Evidence. HP axis radiation is a potent cause of GHD and the risk is directly related to the total dose delivered, the dose per fraction, and the time interval postirradiation.[62–64] HP axis RT in children frequently causes abnormal HP function later in life.[65] HP axis RT initially affects the hypothalamus, which is more sensitive to irradiation than is the anterior pituitary, based on responses to anterior pituitary–releasing hormone stimulation in patients with anterior pituitary hormone deficiencies.[65,66] GHD is usually the first established endocrine sequela of HP axis RT.[51,63] The prevalence varies depending on the population studied, follow-up time, type of stimulation test used, and peak GH cut-off levels.[67]

GHD is a frequent consequence in childhood cancer survivors treated for tumors in the region of the HP[45,68] and in brain tumor and nasopharyngeal carcinoma survivors exposed to HP axis radiotherapy ≥30 Gy.[47,62,69] Furthermore, GHD is also reported in some acute lymphoblastic leukemia and lymphoma survivors exposed to 18 to 24 Gy to the HP axis.[23,70–72] In the even lower doses used for hematopoietic stem cell transplantation, GHD may occur after a single TBI dose of 10 Gy or fractionated doses of 12 Gy;[73] however, with repeated assessments over time, there can be recovery.[40]

In children, auxologic data collected every 6 to 12 months should be considered as the initial screen for GHD. Clinicians should further investigate for GHD when there is either linear growth deceleration or no linear growth acceleration during puberty and when they have ruled out other potential etiologies of growth failure (e.g., undernutrition, spinal compromise, hypothyroidism, hypogonadism). Age-adjusted IGF-I levels measured in an accredited laboratory may be useful in screening for severe GHD but have limited utility when using a cut-off of −2 SD.[52,59,74,75] For example, Weinzimer et al.[74] found a sensitivity of 73% for IGF-I for the prediction of GHD in children with brain tumors. Additionally, clinicians need to interpret IGF-I levels in the context of sex steroid exposure (precocious puberty and hypogonadism). In adults, symptoms of GHD are nonspecific. GH testing should be considered in at-risk individuals with fatigue, increased abdominal fat mass, weight gain, low energy level, or hyperlipidemia. As for children, IGF-I levels may be useful in screening for severe GHD.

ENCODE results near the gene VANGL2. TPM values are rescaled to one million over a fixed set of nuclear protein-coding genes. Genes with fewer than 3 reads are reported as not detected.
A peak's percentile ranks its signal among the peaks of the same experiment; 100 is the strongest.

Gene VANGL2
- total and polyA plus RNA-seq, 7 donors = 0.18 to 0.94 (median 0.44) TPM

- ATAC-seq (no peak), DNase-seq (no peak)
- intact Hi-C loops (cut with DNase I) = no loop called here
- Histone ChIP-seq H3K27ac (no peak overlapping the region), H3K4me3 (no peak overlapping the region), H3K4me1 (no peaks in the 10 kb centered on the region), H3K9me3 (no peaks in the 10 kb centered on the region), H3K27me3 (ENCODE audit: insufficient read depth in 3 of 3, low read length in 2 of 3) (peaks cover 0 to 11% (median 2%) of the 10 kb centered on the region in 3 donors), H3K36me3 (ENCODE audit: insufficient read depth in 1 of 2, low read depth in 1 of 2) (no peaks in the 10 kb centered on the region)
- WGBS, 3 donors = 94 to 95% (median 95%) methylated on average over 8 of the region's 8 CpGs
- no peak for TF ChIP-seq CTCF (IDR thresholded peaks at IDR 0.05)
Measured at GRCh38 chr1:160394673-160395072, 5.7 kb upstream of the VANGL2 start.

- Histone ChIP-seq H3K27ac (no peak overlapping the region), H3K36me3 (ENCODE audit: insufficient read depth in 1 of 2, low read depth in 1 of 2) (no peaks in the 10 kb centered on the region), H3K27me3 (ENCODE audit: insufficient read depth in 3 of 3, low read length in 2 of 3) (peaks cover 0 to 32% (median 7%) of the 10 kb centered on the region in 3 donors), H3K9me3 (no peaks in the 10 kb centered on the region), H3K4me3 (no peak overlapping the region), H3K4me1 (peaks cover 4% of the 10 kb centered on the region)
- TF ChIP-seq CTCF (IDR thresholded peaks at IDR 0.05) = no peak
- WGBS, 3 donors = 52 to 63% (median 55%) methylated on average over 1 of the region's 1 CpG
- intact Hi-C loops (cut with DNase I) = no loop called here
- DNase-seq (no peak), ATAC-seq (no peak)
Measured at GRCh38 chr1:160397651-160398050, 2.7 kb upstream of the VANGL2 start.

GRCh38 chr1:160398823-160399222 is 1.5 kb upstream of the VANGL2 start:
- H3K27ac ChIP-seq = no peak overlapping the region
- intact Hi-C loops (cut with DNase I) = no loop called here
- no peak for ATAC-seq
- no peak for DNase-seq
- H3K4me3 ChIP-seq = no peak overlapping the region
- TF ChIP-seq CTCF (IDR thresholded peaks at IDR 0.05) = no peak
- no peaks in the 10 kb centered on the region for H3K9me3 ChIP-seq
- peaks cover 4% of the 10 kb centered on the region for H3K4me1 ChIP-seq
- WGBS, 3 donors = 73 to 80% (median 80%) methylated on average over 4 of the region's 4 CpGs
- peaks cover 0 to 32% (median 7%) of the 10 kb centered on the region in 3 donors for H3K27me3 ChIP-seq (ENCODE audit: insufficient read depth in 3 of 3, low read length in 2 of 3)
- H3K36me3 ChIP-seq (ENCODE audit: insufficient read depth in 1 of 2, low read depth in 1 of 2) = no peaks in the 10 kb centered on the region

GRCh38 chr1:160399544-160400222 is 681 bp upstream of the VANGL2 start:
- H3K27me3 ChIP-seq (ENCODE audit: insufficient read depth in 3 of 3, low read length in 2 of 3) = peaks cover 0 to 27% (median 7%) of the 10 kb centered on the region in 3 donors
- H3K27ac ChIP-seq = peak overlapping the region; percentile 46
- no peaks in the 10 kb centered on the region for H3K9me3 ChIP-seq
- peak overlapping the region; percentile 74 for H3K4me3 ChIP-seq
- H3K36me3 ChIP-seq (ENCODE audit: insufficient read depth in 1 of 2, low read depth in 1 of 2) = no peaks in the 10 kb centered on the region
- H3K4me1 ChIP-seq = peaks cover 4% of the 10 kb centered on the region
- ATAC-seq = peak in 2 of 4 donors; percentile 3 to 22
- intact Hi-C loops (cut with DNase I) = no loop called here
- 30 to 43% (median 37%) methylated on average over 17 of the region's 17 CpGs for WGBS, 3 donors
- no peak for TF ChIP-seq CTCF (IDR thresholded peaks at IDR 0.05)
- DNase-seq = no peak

Clinicians who suspect GHD in childhood cancer survivors should perform provocative testing unless there are three other pituitary hormone deficiencies.[76] In the general population, GHD is established via stimulation testing using the ITT, glucagon, arginine, levodopa, clonidine, or GHRH-arginine (if available).[77–79] Clinicians should not administer GHRH alone when the damage is primarily hypothalamic, as after radiation therapy, because it may give false-negative results (i.e., normal GH responses despite true GHD). Likewise, the GHRH-arginine test can give a falsely normal GH response.[71,78,80] Both ITT and glucagon testing allow evaluation of the complete hypothalamic–somatotroph axis.[81] Based on a recent meta-analysis, the ability to diagnose GHD by different provocative tests after CRT is similar to the general population, with the ITT being most reliable; however, data are limited.[82]

The same GH cut-off levels to stimuli are used in childhood cancer survivors as in the general population. Comparing studies to assess prevalence or incidence of GHD is problematic due to the use of different GH antibodies, GH standards, and GH assays,[83] as well as the poor reproducibility of these tests.[84] Data in noncancer pediatric populations suggest that clinicians often misdiagnose children as having GHD, especially when using peak GH values of 5 to 10 μg/L.[83]